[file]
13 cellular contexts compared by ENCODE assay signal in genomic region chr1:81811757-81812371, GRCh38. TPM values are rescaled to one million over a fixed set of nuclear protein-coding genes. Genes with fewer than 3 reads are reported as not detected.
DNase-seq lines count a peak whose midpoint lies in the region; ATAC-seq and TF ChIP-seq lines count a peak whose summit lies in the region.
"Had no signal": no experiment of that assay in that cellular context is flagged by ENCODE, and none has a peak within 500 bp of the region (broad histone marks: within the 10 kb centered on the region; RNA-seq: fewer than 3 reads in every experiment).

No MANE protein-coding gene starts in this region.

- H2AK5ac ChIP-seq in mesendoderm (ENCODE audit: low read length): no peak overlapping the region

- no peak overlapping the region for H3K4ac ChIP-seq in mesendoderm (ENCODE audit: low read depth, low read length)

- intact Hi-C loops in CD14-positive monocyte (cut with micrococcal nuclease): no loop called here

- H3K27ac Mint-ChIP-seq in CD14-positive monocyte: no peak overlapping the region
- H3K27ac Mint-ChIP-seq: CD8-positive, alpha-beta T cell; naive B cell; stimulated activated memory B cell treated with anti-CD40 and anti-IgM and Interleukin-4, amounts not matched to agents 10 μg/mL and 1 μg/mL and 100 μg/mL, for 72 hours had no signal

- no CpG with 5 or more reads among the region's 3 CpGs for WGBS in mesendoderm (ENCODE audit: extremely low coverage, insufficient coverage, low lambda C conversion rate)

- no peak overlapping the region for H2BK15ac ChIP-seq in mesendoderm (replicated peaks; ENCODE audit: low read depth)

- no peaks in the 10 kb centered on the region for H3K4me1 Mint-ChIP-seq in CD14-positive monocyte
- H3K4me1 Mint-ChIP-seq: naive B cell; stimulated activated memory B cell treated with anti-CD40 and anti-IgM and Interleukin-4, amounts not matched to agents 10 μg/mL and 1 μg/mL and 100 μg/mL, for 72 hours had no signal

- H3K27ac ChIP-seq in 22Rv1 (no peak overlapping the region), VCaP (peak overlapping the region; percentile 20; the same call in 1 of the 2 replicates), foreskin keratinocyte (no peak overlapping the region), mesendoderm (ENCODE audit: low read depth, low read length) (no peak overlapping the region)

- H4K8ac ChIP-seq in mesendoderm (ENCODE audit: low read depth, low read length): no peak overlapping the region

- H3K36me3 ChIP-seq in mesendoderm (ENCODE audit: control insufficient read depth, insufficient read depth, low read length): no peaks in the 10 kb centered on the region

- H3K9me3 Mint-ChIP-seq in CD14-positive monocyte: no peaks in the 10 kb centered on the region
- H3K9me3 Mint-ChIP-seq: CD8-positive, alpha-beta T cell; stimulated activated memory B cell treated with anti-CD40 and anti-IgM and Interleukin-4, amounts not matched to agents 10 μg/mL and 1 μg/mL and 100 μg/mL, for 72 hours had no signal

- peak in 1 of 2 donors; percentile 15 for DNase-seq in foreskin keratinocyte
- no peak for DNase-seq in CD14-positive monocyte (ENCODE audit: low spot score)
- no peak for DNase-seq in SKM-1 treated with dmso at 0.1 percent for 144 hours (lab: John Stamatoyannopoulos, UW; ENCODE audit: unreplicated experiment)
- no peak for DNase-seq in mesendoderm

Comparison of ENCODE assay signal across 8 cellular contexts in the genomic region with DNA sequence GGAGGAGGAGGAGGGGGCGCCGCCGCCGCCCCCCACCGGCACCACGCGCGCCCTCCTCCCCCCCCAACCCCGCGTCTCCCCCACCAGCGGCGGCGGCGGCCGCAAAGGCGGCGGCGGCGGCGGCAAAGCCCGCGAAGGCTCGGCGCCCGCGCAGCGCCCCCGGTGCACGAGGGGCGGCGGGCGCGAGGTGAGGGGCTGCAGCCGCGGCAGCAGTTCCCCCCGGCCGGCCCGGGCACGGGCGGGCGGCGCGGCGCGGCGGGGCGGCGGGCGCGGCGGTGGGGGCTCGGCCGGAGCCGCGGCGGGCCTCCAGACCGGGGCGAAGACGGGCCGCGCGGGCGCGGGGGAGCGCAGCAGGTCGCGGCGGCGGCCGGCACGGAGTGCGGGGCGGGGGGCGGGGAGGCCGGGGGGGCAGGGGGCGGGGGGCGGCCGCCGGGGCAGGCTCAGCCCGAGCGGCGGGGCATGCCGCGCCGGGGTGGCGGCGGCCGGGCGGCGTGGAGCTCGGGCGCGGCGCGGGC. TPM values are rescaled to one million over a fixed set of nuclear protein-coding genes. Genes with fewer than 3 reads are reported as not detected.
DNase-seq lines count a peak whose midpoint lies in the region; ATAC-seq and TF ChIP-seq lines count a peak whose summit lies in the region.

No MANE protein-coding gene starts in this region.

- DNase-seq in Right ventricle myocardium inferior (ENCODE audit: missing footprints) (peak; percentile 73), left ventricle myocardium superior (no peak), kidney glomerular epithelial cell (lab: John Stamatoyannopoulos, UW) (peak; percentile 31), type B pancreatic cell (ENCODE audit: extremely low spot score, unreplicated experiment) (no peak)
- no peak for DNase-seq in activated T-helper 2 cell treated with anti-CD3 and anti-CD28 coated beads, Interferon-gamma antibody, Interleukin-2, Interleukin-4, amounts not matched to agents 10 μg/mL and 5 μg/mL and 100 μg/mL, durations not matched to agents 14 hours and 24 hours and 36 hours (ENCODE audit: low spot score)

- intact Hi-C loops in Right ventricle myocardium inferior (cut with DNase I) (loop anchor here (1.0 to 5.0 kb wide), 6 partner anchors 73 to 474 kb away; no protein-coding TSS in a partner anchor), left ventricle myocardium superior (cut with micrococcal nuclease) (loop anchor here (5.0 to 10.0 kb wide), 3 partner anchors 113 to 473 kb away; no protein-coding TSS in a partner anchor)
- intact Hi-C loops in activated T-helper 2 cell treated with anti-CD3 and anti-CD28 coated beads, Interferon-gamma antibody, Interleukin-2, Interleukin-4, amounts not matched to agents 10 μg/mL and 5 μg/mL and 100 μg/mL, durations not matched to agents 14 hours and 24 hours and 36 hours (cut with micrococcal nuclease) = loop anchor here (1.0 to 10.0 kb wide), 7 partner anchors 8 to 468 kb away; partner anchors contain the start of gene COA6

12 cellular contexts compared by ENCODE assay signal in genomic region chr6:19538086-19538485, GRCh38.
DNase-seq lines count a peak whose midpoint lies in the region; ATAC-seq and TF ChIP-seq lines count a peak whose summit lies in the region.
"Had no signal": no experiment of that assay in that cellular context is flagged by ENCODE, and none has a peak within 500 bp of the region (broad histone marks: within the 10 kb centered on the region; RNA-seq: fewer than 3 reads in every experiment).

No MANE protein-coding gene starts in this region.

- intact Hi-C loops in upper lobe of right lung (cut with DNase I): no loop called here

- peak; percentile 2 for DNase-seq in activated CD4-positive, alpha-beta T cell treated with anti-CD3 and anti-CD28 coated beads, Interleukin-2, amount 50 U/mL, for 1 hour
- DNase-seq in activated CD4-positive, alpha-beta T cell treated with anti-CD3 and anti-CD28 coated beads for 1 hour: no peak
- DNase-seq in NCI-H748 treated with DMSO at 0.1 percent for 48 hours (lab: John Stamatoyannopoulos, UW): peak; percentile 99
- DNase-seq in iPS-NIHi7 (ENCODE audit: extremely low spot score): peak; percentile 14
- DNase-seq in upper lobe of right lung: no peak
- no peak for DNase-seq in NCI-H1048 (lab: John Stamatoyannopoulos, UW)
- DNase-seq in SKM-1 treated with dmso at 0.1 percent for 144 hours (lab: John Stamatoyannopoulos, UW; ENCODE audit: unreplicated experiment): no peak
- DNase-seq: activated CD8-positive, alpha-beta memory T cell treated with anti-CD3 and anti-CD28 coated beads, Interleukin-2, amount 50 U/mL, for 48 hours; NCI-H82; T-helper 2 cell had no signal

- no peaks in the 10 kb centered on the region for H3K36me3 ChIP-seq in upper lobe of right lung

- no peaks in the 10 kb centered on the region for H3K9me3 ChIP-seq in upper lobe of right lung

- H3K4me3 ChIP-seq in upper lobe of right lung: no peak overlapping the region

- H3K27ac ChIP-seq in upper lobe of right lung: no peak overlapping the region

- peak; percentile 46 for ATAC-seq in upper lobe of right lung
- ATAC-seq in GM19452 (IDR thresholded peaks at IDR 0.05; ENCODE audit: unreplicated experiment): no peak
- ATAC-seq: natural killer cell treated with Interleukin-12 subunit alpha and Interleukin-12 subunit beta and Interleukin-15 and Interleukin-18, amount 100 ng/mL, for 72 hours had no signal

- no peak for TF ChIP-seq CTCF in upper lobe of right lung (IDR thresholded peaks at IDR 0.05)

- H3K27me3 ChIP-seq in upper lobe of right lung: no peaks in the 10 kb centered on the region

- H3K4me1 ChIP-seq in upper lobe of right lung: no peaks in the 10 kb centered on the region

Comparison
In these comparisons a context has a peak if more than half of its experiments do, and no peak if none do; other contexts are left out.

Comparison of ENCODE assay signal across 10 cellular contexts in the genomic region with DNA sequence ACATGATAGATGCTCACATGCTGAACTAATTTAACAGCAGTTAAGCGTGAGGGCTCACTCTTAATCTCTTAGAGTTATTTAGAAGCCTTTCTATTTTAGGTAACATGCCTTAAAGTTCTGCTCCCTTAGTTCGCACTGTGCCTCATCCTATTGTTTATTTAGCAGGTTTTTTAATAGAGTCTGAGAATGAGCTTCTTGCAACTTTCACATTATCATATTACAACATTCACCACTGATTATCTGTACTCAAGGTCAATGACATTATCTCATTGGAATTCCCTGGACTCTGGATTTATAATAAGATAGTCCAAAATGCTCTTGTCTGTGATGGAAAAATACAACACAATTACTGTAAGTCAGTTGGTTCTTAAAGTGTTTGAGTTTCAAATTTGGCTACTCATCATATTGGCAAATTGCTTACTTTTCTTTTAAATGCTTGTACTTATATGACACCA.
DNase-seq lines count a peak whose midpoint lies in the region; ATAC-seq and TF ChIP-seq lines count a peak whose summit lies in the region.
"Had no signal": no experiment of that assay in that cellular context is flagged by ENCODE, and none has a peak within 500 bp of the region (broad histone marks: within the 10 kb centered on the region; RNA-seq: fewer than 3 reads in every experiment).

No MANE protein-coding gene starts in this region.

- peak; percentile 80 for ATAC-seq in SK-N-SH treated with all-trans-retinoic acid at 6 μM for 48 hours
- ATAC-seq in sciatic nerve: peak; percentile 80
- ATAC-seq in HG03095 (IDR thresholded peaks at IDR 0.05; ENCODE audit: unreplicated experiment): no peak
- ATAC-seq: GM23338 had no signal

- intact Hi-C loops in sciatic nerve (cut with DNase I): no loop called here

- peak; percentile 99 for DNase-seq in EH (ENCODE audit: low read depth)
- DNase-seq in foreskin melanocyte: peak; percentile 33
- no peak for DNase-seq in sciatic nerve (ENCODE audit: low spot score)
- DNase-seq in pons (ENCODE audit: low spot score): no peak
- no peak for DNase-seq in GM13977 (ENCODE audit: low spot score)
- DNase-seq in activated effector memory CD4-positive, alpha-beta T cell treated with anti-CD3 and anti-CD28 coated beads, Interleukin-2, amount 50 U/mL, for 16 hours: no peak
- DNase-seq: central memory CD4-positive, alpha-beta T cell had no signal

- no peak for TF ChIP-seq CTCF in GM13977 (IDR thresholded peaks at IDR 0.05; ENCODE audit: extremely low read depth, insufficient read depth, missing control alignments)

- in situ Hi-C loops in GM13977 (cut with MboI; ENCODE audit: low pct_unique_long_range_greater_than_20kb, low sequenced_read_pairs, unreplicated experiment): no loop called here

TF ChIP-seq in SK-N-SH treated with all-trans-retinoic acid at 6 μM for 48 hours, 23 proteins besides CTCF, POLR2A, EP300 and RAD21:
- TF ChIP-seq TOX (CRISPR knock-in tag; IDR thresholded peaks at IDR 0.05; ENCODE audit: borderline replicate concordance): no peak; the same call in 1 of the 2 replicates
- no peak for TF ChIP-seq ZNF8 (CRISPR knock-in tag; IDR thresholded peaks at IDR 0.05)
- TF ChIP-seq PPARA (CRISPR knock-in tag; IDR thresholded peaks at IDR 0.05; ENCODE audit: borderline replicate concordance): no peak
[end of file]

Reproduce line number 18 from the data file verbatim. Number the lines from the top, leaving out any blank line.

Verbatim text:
- H3K9me3 Mint-ChIP-seq: CD8-positive, alpha-beta T cell; stimulated activated memory B cell treated with anti-CD40 and anti-IgM and Interleukin-4, amounts not matched to agents 10 μg/mL and 1 μg/mL and 100 μg/mL, for 72 hours had no signal